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Artificial intelligence (AI) is a rapidly growing field that has the potential to transform almost every aspect of society, from healthcare and transportation to education and entertainment. Recent developments in AI have garnered excitement in its potential and understandably generated commercial interest. However, while AI has been portrayed as the savior in movies such as “Wall-E,” in other works such as “Terminator,” “Ex Machina” and “Black Mirror,” the dangers and abuse of the technology highlighted signify the concerns in the public eye. Therefore, as AI becomes increasingly integrated into our lives, it is crucial that we establish foundational ethical principles that guide its development and use.
While there is currently no definitive agreed universal statement of what would constitute ethical principles for AI, we believe that several ethical principles should be considered when designing and implementing AI systems, including transparency, accountability, accuracy, auditability, privacy, fairness, safety, human centricity and inclusivity.
Transparency is an essential principle for AI because it allows users to understand how the AI system works and why and how it makes certain decisions. Without transparency, AI systems can seem mysterious or even untrustworthy, which can lead to confusion and mistrust. Additionally, transparency enables researchers to identify and correct biases in AI systems, which is essential for ensuring that they do not perpetuate discrimination or inequality. Therefore, AI developers should therefore be clear on what datasets are being used to train the AI, that AI its algorithms are available for review and reflect the other ethical principles.
AI systems should be designed to take responsibility for their actions, just like human beings. This means that AI systems should be transparent and explainable so that they can be audited and held accountable when they make mistakes or cause harm. Accountability also means that AI actors are responsible and accountable for the proper functioning of AI systems and for the respect of AI ethics and principles, based on their roles, the context, and consistency with the state of art.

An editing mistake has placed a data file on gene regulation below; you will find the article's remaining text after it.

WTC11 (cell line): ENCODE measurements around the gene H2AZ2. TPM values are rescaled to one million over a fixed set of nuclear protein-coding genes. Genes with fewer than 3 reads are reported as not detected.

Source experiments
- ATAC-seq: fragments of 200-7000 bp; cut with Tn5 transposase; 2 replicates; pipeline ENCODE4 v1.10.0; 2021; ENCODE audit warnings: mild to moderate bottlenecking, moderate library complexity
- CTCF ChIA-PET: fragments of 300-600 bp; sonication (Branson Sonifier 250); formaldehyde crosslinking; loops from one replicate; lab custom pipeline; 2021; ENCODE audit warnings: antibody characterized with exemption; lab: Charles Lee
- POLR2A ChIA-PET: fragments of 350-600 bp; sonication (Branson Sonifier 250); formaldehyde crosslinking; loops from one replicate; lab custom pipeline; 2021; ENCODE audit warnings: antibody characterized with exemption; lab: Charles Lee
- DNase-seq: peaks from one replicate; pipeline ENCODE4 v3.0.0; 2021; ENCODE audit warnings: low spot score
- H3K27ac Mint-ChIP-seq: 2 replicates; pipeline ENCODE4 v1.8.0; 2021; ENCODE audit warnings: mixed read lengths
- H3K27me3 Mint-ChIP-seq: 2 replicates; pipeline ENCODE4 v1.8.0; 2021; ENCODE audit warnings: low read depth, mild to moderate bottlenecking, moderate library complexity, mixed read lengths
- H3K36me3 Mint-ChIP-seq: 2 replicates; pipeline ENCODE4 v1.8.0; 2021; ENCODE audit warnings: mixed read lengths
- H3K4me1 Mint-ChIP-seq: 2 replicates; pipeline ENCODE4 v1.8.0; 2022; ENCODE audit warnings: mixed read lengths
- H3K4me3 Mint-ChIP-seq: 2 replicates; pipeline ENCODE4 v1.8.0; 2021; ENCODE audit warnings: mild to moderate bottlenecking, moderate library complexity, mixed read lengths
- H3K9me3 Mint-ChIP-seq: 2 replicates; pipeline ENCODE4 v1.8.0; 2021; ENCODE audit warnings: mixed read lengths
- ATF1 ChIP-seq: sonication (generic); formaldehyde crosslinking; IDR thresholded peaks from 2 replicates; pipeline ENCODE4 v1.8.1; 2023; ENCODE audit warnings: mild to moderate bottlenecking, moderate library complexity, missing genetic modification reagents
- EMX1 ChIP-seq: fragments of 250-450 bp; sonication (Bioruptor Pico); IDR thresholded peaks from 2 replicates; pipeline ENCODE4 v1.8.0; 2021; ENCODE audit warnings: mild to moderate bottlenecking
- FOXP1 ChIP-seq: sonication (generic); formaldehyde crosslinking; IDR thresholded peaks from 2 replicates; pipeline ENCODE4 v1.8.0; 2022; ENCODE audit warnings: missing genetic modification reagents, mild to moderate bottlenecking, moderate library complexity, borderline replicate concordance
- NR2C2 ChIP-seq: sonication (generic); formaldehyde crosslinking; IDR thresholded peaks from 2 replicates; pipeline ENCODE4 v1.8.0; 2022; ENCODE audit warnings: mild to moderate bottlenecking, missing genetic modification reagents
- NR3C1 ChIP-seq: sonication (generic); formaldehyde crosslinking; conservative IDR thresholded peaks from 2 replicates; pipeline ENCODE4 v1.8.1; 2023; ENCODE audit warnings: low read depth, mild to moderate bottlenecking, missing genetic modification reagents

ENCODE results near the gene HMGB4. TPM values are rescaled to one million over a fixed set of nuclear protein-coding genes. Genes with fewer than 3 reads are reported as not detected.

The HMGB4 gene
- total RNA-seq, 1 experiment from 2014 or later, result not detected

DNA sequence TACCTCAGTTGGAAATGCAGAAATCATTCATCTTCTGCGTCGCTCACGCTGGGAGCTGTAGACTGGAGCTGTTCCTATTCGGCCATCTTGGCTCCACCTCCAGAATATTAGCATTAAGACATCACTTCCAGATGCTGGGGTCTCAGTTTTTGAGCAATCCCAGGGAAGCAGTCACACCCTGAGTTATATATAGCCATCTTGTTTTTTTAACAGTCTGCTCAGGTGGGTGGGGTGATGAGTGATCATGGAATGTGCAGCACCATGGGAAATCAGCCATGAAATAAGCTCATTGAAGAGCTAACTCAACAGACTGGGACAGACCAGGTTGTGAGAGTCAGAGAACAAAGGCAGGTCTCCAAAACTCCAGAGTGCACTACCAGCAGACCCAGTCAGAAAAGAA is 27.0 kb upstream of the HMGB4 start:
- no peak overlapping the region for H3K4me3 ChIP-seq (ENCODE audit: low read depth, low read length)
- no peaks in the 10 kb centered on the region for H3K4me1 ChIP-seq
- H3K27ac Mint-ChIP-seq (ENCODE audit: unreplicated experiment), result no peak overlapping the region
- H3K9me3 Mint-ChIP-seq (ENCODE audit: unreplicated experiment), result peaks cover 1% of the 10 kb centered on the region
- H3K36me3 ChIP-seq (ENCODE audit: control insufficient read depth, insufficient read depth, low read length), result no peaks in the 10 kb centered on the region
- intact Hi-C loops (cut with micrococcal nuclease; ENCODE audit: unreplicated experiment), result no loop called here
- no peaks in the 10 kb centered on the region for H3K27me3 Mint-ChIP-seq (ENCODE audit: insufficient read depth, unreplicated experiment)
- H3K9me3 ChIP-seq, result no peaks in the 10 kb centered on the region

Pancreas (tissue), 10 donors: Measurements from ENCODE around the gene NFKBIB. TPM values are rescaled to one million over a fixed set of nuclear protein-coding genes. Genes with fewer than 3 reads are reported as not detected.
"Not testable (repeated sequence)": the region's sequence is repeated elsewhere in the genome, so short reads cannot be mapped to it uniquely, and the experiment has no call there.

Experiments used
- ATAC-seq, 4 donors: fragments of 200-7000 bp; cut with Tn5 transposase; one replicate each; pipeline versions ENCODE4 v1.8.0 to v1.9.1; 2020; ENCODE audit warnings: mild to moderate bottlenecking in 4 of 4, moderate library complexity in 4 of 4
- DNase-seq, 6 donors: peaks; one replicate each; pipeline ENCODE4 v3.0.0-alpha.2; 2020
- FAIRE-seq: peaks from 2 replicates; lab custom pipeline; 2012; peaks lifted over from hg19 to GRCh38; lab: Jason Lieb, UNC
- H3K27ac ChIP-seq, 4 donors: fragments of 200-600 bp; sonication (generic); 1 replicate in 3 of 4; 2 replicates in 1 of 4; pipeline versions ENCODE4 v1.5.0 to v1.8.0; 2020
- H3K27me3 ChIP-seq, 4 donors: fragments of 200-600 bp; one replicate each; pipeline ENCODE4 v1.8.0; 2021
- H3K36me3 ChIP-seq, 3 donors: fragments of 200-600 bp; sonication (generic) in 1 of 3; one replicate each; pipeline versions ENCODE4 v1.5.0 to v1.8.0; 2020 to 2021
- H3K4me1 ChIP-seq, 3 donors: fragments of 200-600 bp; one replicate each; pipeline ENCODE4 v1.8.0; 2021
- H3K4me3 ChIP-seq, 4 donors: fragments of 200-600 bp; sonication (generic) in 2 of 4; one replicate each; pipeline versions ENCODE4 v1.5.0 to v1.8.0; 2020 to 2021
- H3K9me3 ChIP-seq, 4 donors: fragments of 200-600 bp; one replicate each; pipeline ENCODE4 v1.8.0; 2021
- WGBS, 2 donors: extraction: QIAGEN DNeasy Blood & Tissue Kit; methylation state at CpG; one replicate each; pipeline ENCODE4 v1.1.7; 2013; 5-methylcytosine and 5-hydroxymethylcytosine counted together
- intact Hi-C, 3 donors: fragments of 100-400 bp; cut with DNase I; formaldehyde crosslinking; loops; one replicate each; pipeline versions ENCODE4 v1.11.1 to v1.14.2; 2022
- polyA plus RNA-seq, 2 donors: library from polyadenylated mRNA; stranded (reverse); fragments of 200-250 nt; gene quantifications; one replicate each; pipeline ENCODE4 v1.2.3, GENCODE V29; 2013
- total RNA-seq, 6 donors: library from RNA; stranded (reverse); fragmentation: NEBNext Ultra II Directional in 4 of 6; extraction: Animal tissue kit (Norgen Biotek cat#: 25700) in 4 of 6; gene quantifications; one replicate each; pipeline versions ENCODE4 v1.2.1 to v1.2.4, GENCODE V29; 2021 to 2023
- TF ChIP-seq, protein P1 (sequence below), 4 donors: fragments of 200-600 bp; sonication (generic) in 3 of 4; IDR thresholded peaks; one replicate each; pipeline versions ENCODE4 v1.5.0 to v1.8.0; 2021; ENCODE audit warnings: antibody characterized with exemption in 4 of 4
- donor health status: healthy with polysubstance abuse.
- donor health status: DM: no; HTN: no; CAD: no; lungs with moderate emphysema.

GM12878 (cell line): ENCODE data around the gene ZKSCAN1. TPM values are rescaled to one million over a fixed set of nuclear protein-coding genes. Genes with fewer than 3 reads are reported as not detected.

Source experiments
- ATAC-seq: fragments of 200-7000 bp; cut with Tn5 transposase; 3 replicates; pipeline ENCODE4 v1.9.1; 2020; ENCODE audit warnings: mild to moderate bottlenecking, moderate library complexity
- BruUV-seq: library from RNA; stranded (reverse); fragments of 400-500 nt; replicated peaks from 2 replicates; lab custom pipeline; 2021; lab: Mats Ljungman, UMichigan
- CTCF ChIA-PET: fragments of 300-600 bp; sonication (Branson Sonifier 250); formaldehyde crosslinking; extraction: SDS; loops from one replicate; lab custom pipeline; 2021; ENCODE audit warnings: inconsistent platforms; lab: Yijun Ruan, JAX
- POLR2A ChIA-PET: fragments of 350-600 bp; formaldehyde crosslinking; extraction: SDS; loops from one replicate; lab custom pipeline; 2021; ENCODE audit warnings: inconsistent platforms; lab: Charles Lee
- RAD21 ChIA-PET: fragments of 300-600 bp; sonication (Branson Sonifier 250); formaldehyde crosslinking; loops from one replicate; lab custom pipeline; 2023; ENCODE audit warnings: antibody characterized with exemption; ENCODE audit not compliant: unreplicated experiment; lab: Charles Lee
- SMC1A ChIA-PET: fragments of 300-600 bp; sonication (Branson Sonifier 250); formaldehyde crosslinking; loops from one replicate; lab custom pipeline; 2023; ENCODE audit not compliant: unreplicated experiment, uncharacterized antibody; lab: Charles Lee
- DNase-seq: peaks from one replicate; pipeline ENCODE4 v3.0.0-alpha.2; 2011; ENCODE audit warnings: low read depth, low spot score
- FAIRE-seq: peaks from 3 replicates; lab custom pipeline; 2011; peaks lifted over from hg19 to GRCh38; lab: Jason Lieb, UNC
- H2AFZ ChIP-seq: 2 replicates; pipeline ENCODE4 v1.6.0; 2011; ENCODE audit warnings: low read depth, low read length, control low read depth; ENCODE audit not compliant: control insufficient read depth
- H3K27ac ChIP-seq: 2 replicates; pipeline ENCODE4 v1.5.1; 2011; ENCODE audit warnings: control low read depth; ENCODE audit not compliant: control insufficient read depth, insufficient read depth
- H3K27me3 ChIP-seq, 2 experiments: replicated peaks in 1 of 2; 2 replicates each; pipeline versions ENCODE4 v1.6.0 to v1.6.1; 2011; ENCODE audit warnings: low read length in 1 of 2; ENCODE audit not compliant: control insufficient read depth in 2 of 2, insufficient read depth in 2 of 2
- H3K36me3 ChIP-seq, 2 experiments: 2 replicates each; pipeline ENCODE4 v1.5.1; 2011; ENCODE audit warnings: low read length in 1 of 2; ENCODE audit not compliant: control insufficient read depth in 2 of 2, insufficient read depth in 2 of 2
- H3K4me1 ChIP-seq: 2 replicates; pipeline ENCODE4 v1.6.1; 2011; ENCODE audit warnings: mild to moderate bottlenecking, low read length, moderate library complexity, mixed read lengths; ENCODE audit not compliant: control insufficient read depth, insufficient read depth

Accuracy is the ability of the AI system to generate accurate results as the designers intended and not have intended consequences. To do so, AI systems should identify, log, and articulate sources of error and uncertainty throughout the algorithm and its data sources so that expected and worst-case implications can be understood and can inform mitigation procedures.
Auditability. In order to effect accountability and to demonstrate transparency, AI systems must feature auditability to enable interested third parties to probe, understand, and review the behavior of the algorithm through disclosure of information that enables monitoring, checking or criticism.
Explainability. Being able to explain how the AI system works to generate its results removes room for doubt. Developers of AI systems should ensure that automated and algorithmic decisions and any associated data driving those decisions can be explained to end-users and other stakeholders in non-technical man-in-the-street terms.
Privacy is another fundamental ethical principle that should guide the development of AI systems. AI systems must be designed to respect the privacy of individuals and protect their personal data, as already required by law. As AI systems become more prevalent in everyday life, it is essential to ensure that they do not infringe upon individuals’ privacy rights from the outset as once AI systems have accessed personal data, undoing it is extremely difficult, if not impossible. Privacy demands that users maintain control over the data being used, the context such data is being used in and the ability to modify that use and context.